Program and implementing partner: The implementing partner for this study, Yamba Malawi, is a Malawian and US non-profit founded in 2006 that has transitioned from a purely in-kind donation focus to a child-centered UPG modeled on the approach by the Bangladeshi NGO BRAC, but adapted to their specific ECD focus and the local context. At the household level, the all-female program participants receive monthly cash transfers of the equivalent of $20 for twelve months, business start-up grants of $125 at the end of a six-month weekly training in ECD and micro-entrepreneurship, a basic phone, support for the formation of savings groups, and fortnightly one-on-one coaching and monitoring visits. At the community level, the NGO supports community structures (community-based organizations and community-based childcare centers) financially and with trainings. After several iterations of refining the model, the NGO seeks to evaluate its impact with an openness for further-reaching research questions. The program evaluation that underlies this research study isolates the household component of the program. The control group will receive a basic phone as well, survey incentives (which are modest relative to the cash transfers of the UPG), and fortnightly monitoring visits that will share some of the coaching components of the treatment group. The community component lacks excludability and is extended to all households in the study area, also to secure local buy-in.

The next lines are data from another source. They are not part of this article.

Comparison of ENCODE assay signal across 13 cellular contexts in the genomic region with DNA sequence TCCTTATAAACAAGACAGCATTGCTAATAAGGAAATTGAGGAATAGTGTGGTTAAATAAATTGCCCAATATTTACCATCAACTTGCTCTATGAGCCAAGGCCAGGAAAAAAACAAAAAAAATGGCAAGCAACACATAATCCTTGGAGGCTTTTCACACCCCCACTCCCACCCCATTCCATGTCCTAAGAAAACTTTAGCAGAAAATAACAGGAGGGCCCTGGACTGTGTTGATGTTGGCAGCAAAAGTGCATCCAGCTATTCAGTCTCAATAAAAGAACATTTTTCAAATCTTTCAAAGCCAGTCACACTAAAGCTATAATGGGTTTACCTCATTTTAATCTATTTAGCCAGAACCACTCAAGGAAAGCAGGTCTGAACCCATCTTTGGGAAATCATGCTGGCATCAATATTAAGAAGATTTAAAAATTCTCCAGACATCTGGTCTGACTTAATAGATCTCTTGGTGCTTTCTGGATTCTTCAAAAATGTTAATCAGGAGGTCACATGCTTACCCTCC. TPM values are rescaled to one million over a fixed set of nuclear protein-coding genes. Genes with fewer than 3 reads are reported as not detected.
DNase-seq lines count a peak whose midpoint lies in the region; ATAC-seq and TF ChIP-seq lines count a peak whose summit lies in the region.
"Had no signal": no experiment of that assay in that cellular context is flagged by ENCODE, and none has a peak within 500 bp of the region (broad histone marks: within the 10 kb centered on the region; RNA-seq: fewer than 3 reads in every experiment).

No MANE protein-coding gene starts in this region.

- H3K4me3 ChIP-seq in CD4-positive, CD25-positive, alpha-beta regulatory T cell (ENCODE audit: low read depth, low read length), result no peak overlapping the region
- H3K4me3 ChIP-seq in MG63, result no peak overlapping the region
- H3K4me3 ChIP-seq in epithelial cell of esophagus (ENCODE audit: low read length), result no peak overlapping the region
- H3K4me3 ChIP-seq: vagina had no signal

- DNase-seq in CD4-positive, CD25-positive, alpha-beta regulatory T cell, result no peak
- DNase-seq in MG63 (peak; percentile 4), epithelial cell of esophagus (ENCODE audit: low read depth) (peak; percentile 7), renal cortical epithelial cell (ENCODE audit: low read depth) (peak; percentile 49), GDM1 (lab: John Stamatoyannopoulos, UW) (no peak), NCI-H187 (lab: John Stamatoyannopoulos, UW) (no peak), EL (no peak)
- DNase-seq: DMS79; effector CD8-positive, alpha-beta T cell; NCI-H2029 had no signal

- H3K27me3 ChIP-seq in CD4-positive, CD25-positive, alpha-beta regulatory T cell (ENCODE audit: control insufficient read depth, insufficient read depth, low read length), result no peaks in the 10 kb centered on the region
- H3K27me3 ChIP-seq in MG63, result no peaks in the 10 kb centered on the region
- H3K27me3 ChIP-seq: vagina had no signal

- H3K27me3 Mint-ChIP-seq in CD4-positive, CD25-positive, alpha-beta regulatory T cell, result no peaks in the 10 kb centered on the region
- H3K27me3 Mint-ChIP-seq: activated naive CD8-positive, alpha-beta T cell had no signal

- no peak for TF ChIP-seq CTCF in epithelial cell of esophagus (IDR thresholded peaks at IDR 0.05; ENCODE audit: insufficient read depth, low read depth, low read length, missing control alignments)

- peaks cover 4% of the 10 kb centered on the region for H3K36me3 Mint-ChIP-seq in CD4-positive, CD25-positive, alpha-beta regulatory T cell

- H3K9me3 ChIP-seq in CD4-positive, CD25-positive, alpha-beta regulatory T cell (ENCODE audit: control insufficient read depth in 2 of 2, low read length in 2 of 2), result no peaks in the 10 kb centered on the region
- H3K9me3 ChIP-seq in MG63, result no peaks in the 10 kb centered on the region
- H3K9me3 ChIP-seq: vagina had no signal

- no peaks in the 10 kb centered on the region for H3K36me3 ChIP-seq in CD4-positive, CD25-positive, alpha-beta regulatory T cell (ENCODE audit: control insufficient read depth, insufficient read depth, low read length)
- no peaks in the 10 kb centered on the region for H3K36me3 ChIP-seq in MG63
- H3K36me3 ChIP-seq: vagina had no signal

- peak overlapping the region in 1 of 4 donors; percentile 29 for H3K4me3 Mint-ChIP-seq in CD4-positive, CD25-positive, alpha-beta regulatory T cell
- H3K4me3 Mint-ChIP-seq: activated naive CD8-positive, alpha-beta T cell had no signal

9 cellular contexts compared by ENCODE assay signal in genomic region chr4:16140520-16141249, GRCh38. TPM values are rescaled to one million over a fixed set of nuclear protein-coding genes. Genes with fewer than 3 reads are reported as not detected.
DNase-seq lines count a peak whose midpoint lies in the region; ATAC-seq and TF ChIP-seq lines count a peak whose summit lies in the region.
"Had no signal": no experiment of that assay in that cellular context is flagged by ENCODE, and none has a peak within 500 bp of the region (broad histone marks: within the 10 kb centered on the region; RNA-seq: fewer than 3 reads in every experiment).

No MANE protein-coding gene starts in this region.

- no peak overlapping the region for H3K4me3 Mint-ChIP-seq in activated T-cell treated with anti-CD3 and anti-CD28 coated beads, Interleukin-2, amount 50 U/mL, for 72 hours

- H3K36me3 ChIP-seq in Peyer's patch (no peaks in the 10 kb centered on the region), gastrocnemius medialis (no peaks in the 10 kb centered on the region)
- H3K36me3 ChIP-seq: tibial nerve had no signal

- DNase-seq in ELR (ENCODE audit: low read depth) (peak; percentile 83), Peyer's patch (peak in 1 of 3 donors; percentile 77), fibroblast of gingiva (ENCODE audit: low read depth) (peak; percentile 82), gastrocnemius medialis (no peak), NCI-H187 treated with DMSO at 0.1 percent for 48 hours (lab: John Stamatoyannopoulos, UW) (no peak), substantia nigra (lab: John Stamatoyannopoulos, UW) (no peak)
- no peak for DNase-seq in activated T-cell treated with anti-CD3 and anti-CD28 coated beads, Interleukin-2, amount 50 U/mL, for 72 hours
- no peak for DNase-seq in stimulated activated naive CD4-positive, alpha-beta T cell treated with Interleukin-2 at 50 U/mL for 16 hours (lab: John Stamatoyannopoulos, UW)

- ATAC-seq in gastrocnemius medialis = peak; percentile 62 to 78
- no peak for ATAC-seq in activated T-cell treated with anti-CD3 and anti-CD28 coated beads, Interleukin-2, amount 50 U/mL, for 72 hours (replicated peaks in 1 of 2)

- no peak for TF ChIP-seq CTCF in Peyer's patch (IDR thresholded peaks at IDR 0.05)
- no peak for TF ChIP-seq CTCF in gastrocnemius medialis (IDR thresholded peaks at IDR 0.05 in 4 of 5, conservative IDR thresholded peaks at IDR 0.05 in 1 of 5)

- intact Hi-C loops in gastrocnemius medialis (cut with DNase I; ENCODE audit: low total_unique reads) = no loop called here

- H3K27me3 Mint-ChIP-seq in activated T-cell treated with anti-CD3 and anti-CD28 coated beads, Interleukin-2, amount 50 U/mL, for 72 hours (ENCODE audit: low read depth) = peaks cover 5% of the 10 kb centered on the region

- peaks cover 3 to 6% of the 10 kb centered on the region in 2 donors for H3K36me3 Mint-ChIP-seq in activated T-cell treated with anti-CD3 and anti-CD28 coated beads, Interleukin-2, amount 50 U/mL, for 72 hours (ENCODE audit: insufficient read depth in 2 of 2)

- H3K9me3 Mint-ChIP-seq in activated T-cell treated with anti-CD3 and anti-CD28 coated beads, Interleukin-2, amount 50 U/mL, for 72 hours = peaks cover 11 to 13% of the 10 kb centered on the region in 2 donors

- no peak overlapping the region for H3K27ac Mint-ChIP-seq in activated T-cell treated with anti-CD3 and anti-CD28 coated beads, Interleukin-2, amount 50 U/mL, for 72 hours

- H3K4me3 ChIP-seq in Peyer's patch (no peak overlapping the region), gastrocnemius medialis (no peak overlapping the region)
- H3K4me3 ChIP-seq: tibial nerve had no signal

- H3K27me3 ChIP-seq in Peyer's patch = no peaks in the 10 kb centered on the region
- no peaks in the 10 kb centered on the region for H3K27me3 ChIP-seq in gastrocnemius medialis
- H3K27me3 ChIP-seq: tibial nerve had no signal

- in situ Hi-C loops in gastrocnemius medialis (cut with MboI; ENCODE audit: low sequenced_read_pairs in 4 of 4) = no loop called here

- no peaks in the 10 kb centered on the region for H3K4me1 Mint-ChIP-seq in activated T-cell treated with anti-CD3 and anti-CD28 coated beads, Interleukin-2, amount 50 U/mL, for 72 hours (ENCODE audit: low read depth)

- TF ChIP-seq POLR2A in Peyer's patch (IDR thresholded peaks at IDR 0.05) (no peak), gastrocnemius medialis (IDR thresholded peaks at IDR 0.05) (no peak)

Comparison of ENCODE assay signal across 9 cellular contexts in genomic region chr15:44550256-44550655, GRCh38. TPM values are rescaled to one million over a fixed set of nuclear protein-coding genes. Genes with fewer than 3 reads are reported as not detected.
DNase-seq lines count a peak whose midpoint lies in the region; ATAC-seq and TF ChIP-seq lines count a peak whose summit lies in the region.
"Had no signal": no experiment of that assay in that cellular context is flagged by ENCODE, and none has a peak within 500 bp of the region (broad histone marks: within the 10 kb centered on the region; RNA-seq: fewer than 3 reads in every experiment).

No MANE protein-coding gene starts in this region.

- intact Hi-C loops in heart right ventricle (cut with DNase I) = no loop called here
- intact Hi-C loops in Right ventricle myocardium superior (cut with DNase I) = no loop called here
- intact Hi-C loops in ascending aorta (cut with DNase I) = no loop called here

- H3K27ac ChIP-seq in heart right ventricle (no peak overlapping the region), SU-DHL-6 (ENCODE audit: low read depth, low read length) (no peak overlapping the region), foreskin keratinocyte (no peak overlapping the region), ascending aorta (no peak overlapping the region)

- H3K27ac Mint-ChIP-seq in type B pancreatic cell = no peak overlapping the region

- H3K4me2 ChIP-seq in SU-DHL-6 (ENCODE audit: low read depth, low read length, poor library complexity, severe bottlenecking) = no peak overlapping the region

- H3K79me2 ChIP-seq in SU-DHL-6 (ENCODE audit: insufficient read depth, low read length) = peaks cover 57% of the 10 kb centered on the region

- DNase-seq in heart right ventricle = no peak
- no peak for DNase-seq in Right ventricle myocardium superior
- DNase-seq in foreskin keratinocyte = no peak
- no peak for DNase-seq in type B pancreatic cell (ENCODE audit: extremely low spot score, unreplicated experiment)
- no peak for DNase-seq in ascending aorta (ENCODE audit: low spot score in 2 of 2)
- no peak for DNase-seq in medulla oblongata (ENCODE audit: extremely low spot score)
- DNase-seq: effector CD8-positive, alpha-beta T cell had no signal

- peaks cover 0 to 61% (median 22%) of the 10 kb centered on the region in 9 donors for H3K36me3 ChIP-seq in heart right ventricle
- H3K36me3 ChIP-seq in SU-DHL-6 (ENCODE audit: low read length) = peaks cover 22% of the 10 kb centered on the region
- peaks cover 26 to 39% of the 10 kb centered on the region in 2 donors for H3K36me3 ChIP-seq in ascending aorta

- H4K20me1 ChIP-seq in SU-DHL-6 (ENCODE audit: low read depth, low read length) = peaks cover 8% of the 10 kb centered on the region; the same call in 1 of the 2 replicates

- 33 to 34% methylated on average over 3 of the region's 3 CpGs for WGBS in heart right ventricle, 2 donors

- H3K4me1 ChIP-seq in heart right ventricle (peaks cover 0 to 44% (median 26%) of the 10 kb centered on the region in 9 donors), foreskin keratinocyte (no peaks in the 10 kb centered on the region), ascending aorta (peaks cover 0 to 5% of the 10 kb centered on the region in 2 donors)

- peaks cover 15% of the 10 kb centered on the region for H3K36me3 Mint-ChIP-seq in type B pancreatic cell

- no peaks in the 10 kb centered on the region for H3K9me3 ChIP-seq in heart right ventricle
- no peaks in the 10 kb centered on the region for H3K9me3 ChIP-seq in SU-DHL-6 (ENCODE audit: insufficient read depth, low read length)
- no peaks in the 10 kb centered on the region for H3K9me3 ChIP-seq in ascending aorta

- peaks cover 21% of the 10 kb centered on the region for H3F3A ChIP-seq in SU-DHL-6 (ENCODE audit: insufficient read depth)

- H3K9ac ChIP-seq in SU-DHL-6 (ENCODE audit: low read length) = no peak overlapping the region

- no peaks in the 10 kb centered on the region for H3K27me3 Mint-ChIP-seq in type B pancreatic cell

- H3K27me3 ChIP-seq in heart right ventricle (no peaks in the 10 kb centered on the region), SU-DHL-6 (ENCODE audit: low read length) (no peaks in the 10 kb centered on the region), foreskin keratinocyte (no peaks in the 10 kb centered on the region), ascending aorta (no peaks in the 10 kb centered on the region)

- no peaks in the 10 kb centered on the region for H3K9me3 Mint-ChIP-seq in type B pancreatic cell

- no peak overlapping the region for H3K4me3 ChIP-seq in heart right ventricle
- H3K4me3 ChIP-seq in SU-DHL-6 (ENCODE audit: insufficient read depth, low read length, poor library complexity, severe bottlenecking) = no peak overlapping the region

Sample: The implementing partner, Yamba Malawi, will collect a household census as well as community wealth rankings to determine program eligibility using the Simple Poverty Score Card. To be eligible for the program, households need to have a mother of a child under the age of 5, be classified as ultra-poor, not state any intentions of migrating in the foreseeable future, and the mother needs to be able to work.
Household clusters: We expect the study area to contain far more eligible households than the NGO has funds to serve. This provides an opportunity of strategically selecting the sample. Note first that in the local context, villages are fairly fluid concepts. Households routinely split off their village to form new villages and the area can be thought of as more or less continuously populated. The study therefore assigns all eligible households to clusters by proximity, regardless of village. It then selects 72 household clusters in a way that bolsters statistical power for research question (1).
Timeline: This is a multi-year program and project. The tentative timeline is to conduct a household census in August of 2023 and launch the first of three cohorts at the end of 2023 with cohorts 2 and 3 scheduled for 2024 and 2025.